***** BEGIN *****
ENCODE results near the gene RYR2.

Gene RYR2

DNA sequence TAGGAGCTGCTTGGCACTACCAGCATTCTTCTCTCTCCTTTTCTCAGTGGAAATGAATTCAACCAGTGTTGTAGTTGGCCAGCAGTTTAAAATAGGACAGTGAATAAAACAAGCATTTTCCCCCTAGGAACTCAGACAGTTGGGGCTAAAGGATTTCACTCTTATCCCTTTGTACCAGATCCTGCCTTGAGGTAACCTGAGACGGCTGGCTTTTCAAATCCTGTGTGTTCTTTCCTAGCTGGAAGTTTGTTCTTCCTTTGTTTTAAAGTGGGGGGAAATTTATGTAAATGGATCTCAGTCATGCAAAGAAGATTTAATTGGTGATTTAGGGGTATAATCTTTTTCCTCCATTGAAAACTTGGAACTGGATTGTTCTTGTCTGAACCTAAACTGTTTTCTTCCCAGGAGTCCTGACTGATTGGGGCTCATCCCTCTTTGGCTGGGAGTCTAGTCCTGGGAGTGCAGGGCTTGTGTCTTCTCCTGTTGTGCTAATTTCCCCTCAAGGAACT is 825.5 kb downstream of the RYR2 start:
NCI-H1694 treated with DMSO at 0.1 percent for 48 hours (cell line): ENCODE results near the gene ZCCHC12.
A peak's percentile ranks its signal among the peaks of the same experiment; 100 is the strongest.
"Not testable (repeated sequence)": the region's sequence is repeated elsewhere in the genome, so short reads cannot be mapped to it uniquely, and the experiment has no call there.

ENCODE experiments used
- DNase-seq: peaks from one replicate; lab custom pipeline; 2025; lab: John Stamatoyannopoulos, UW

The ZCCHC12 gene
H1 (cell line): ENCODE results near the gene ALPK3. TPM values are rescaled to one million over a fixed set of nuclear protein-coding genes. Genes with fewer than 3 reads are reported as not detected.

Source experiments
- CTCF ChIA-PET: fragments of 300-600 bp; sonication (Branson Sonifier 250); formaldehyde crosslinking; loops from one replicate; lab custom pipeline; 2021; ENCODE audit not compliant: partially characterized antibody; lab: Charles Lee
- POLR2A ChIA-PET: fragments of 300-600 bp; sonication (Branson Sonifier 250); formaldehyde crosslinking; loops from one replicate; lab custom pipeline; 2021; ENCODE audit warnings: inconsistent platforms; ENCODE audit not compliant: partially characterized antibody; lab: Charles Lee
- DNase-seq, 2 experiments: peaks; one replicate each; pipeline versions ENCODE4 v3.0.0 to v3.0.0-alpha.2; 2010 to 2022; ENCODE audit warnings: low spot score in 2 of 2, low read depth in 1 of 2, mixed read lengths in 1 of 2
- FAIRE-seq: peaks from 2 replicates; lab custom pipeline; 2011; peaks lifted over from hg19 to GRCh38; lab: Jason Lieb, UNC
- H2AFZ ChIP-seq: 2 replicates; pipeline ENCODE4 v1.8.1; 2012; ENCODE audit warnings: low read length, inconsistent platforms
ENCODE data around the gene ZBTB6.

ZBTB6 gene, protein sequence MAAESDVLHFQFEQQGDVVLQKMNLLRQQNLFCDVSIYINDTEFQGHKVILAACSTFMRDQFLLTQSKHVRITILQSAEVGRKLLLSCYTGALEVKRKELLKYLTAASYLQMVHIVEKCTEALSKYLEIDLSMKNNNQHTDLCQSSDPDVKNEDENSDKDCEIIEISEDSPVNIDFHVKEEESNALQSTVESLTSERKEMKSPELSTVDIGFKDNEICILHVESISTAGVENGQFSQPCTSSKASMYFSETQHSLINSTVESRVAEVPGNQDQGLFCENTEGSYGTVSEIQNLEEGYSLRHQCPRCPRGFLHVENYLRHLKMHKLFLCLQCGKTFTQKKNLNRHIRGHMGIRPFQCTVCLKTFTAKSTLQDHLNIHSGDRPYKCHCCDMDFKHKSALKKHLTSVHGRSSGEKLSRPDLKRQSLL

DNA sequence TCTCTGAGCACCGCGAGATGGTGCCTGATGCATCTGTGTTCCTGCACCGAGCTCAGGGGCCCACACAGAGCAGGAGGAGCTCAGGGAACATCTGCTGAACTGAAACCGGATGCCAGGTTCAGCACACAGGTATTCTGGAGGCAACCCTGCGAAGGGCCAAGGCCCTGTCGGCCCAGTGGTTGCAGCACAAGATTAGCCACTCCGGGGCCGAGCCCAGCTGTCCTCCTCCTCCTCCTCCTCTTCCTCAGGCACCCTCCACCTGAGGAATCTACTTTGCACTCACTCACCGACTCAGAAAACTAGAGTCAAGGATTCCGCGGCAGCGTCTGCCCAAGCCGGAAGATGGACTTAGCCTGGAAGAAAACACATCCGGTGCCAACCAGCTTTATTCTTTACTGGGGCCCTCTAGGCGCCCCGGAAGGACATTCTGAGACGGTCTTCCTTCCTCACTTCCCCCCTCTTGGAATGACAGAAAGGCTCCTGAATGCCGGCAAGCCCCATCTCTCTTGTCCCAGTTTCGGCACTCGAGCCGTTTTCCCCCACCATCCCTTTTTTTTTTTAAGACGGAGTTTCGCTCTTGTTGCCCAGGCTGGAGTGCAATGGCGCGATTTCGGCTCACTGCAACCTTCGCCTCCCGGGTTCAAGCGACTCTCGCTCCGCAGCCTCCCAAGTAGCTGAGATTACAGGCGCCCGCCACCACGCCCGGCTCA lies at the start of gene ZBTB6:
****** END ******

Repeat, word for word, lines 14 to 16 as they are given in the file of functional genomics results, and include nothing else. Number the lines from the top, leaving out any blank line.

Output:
- DNase-seq, 2 experiments: peaks; one replicate each; pipeline versions ENCODE4 v3.0.0 to v3.0.0-alpha.2; 2010 to 2022; ENCODE audit warnings: low spot score in 2 of 2, low read depth in 1 of 2, mixed read lengths in 1 of 2
- FAIRE-seq: peaks from 2 replicates; lab custom pipeline; 2011; peaks lifted over from hg19 to GRCh38; lab: Jason Lieb, UNC
- H2AFZ ChIP-seq: 2 replicates; pipeline ENCODE4 v1.8.1; 2012; ENCODE audit warnings: low read length, inconsistent platforms